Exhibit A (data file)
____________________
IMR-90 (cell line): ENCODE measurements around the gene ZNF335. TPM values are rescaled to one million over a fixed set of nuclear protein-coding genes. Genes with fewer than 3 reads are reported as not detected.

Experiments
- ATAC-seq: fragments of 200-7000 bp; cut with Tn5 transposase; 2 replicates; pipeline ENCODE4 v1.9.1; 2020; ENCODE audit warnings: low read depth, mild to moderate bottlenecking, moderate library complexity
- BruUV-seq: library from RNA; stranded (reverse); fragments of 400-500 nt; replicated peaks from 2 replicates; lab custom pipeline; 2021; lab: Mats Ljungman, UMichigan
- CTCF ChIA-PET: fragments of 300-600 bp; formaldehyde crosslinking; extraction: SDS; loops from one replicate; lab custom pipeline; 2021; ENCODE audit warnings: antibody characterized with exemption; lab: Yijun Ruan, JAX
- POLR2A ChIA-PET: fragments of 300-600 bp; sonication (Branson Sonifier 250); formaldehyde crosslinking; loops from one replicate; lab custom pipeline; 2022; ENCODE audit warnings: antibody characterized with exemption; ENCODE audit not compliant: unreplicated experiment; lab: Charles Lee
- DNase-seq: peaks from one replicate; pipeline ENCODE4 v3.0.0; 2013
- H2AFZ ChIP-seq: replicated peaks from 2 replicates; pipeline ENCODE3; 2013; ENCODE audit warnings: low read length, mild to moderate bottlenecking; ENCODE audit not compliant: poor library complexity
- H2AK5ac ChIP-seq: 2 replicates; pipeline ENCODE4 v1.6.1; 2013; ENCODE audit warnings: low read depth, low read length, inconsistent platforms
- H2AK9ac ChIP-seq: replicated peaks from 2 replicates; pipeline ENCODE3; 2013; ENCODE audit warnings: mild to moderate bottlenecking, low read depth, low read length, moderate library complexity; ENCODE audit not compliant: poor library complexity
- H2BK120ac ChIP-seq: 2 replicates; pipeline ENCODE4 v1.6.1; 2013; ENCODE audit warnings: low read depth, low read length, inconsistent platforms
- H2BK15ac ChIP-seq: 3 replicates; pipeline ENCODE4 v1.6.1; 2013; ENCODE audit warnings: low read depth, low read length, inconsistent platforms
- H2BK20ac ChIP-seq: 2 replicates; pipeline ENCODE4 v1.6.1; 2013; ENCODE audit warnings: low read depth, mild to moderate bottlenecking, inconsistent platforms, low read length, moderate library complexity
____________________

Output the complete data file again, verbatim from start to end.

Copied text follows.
IMR-90 (cell line): ENCODE measurements around the gene ZNF335. TPM values are rescaled to one million over a fixed set of nuclear protein-coding genes. Genes with fewer than 3 reads are reported as not detected.

Experiments
- ATAC-seq: fragments of 200-7000 bp; cut with Tn5 transposase; 2 replicates; pipeline ENCODE4 v1.9.1; 2020; ENCODE audit warnings: low read depth, mild to moderate bottlenecking, moderate library complexity
- BruUV-seq: library from RNA; stranded (reverse); fragments of 400-500 nt; replicated peaks from 2 replicates; lab custom pipeline; 2021; lab: Mats Ljungman, UMichigan
- CTCF ChIA-PET: fragments of 300-600 bp; formaldehyde crosslinking; extraction: SDS; loops from one replicate; lab custom pipeline; 2021; ENCODE audit warnings: antibody characterized with exemption; lab: Yijun Ruan, JAX
- POLR2A ChIA-PET: fragments of 300-600 bp; sonication (Branson Sonifier 250); formaldehyde crosslinking; loops from one replicate; lab custom pipeline; 2022; ENCODE audit warnings: antibody characterized with exemption; ENCODE audit not compliant: unreplicated experiment; lab: Charles Lee
- DNase-seq: peaks from one replicate; pipeline ENCODE4 v3.0.0; 2013
- H2AFZ ChIP-seq: replicated peaks from 2 replicates; pipeline ENCODE3; 2013; ENCODE audit warnings: low read length, mild to moderate bottlenecking; ENCODE audit not compliant: poor library complexity
- H2AK5ac ChIP-seq: 2 replicates; pipeline ENCODE4 v1.6.1; 2013; ENCODE audit warnings: low read depth, low read length, inconsistent platforms
- H2AK9ac ChIP-seq: replicated peaks from 2 replicates; pipeline ENCODE3; 2013; ENCODE audit warnings: mild to moderate bottlenecking, low read depth, low read length, moderate library complexity; ENCODE audit not compliant: poor library complexity
- H2BK120ac ChIP-seq: 2 replicates; pipeline ENCODE4 v1.6.1; 2013; ENCODE audit warnings: low read depth, low read length, inconsistent platforms
- H2BK15ac ChIP-seq: 3 replicates; pipeline ENCODE4 v1.6.1; 2013; ENCODE audit warnings: low read depth, low read length, inconsistent platforms
- H2BK20ac ChIP-seq: 2 replicates; pipeline ENCODE4 v1.6.1; 2013; ENCODE audit warnings: low read depth, mild to moderate bottlenecking, inconsistent platforms, low read length, moderate library complexity